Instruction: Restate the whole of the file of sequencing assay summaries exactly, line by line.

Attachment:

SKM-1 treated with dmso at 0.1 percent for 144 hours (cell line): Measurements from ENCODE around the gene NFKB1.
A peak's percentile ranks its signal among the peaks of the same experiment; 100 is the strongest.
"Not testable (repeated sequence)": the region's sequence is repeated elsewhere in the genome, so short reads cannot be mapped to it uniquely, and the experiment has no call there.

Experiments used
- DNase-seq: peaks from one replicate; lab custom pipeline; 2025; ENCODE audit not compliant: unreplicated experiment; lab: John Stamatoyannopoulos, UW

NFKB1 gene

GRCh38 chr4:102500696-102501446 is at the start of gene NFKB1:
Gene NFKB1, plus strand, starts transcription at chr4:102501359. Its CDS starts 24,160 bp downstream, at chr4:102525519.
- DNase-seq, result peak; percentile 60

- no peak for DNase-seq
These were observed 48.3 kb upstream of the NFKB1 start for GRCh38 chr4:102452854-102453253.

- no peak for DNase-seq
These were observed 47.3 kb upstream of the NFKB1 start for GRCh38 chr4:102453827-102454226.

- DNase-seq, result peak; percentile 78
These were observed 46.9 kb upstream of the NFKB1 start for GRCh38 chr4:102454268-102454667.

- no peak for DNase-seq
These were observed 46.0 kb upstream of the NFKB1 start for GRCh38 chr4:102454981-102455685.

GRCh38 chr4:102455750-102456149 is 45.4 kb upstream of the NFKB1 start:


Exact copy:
SKM-1 treated with dmso at 0.1 percent for 144 hours (cell line): Measurements from ENCODE around the gene NFKB1.
A peak's percentile ranks its signal among the peaks of the same experiment; 100 is the strongest.
"Not testable (repeated sequence)": the region's sequence is repeated elsewhere in the genome, so short reads cannot be mapped to it uniquely, and the experiment has no call there.

Experiments used
- DNase-seq: peaks from one replicate; lab custom pipeline; 2025; ENCODE audit not compliant: unreplicated experiment; lab: John Stamatoyannopoulos, UW

NFKB1 gene

GRCh38 chr4:102500696-102501446 is at the start of gene NFKB1:
Gene NFKB1, plus strand, starts transcription at chr4:102501359. Its CDS starts 24,160 bp downstream, at chr4:102525519.
- DNase-seq, result peak; percentile 60

- no peak for DNase-seq
These were observed 48.3 kb upstream of the NFKB1 start for GRCh38 chr4:102452854-102453253.

- no peak for DNase-seq
These were observed 47.3 kb upstream of the NFKB1 start for GRCh38 chr4:102453827-102454226.

- DNase-seq, result peak; percentile 78
These were observed 46.9 kb upstream of the NFKB1 start for GRCh38 chr4:102454268-102454667.

- no peak for DNase-seq
These were observed 46.0 kb upstream of the NFKB1 start for GRCh38 chr4:102454981-102455685.

GRCh38 chr4:102455750-102456149 is 45.4 kb upstream of the NFKB1 start: